Now, we’ve only been abroad 1 year, so that probably isn’t enough time to fully adapt to another culture and lifestyle. Also, I don’t think you could say that I’ve fully integrated here. For one thing, I spend much of my day at home alone. (Imagine an old school housewife only lazier and without the retro housedress.) And during the “morning” sickness period, I felt so bad that I stopped going into my volunteer job and Danish classes were on summer break (thank god), so I don’t think I spoke any Danish for about 3 whole months. And it’s really true, the language barrier will keep you from feeling fully a part of the culture around you. 

So given all of that, I was a little apprehensive about coming back to Denmark. I was worried I’d have to adjust all over again. But then we landed, and I was so glad to get on the train from Copenhagen to Aarhus and see the familiar countryside whiz by. We got home, and we just picked back up with our lives here. Even if we’re not 100% comfortable here, it’s still familiar, and we’ve got our little routines and we’ve got our friends (all of whom I was excited to see) and we’ve got our life that we’ve made, just the two of us.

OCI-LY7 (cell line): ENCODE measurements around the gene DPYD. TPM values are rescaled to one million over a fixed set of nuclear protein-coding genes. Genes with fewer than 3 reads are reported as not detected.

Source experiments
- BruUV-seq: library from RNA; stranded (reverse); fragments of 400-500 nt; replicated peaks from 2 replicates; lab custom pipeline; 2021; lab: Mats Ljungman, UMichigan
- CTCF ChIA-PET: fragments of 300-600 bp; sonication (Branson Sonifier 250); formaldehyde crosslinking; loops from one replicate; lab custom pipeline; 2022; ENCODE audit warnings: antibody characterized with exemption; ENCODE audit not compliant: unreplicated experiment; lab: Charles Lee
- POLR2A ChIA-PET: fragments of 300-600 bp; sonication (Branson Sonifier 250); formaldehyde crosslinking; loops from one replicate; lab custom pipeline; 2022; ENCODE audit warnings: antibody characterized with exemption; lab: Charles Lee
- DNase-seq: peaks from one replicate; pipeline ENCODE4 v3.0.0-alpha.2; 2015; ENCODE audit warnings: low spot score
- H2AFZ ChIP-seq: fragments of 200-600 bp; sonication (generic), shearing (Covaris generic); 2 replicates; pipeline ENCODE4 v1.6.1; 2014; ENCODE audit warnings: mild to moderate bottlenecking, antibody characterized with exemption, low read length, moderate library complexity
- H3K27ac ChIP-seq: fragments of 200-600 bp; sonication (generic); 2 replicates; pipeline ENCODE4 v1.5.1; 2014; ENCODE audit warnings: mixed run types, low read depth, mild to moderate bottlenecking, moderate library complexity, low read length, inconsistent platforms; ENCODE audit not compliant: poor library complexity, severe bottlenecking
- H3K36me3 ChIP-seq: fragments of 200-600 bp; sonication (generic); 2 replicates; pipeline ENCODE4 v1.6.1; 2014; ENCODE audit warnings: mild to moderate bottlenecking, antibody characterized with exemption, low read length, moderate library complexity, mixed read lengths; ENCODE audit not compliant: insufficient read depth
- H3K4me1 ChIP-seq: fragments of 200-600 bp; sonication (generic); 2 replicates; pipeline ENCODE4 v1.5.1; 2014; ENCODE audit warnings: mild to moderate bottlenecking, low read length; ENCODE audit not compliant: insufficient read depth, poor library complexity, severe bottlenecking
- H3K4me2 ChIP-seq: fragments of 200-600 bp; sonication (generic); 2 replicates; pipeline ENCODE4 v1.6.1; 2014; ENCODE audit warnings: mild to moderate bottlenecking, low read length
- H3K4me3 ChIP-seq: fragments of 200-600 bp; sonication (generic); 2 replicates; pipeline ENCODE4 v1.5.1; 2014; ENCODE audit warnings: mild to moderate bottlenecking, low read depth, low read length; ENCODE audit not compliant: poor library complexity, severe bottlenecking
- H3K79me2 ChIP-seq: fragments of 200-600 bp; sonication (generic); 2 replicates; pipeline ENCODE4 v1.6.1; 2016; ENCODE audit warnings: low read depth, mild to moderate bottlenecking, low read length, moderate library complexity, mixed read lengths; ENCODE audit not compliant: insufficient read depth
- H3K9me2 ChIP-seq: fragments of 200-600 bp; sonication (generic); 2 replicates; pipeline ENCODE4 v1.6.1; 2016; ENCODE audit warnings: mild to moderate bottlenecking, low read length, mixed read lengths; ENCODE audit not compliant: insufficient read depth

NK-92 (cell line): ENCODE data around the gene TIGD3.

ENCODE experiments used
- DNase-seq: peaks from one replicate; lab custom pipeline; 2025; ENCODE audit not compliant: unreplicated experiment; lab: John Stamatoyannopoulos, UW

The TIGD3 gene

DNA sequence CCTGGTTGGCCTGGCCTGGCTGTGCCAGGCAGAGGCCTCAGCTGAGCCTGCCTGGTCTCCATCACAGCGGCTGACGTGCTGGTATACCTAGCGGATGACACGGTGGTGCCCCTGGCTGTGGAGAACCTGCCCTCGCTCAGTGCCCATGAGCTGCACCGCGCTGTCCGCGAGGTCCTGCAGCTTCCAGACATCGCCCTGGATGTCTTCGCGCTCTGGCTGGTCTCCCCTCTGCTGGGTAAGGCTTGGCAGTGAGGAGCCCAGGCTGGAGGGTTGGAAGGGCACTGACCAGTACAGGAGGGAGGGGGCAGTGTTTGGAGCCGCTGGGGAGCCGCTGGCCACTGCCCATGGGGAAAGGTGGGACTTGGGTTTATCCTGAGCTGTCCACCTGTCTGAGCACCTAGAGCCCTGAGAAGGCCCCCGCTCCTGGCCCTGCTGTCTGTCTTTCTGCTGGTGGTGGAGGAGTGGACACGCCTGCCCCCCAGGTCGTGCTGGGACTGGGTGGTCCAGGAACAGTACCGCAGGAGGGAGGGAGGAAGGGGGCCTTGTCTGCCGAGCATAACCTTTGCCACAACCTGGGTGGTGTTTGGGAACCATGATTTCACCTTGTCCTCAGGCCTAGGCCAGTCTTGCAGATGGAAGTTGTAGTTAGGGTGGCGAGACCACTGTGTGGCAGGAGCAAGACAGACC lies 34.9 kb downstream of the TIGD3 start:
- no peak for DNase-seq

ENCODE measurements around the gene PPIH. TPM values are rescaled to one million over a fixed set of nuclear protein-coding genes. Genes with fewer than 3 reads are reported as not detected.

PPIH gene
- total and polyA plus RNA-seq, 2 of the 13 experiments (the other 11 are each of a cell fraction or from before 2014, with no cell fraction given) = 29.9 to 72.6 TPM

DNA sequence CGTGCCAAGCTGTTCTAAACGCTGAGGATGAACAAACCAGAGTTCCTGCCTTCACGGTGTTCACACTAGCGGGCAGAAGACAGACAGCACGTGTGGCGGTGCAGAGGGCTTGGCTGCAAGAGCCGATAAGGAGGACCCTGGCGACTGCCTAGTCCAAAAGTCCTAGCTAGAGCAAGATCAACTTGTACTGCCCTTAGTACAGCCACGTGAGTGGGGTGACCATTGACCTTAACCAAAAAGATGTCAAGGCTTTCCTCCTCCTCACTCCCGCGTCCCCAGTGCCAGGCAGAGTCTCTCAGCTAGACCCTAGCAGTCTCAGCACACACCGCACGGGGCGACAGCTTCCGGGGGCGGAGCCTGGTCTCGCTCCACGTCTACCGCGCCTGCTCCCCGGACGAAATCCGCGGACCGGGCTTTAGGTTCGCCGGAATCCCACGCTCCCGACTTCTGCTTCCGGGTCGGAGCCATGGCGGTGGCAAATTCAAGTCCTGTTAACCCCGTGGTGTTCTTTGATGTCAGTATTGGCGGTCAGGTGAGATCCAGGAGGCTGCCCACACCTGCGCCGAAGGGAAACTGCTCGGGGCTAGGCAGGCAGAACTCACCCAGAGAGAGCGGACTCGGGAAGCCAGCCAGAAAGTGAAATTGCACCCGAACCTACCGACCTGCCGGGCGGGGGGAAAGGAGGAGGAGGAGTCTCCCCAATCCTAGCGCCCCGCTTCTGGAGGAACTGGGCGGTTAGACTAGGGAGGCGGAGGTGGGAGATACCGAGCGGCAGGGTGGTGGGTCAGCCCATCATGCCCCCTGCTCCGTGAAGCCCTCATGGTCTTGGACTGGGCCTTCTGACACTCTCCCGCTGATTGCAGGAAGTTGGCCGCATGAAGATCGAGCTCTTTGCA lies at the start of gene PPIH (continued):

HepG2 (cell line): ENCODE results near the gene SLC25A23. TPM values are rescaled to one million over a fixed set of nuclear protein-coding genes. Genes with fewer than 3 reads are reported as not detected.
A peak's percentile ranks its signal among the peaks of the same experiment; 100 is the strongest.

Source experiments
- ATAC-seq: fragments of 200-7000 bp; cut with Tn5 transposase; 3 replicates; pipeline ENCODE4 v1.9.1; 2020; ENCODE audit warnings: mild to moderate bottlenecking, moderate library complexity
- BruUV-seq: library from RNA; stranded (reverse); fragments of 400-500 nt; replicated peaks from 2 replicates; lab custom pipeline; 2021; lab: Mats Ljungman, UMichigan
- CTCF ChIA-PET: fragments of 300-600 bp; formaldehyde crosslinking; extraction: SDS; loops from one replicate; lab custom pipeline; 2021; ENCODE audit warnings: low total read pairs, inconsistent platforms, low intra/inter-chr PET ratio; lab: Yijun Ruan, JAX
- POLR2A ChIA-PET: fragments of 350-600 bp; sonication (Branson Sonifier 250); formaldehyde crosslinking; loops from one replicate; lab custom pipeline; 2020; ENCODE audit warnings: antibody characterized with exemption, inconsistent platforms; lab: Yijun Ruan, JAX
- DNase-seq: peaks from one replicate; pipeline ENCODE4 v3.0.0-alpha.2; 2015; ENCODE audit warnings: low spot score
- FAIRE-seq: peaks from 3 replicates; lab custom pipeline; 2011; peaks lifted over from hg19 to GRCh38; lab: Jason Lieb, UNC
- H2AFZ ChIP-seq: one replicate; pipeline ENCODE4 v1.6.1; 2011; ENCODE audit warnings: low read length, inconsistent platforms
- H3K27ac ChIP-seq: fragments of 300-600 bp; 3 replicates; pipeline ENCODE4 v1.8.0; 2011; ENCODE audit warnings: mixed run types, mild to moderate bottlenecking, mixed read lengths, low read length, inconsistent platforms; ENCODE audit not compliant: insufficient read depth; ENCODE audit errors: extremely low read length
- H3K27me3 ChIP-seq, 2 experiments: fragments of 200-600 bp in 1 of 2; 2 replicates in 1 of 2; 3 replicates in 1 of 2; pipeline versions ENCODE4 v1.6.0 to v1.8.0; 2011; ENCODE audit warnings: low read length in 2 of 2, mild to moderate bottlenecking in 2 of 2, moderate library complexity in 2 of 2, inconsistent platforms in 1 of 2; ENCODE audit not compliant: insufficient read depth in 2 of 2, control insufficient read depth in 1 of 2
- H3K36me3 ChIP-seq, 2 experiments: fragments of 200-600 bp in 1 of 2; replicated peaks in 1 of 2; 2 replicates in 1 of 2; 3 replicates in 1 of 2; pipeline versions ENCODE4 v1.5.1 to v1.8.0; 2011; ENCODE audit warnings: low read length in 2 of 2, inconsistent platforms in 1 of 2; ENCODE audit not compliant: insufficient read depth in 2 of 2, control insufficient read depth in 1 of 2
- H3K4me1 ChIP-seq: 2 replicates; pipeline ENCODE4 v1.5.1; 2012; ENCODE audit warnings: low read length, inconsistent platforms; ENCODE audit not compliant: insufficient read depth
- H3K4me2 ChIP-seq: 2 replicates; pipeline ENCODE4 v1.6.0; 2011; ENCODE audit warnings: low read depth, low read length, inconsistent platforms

So I would say, the weirdest thing about this whole reverse culture shock experience is the realization that we have two totally different lives in two totally different places and we could go to either place and pick up with either life fairly easily. I’ve never had that before, and it’s a bit of a strange feeling. I’m not entirely sure how I feel about it, but I’ll tell you one thing, it’s wonderfully reassuring to know that we have something to go back to and people at home who love us.

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11 thoughts on “Our Experience (or lack of it) with Reverse Culture Shock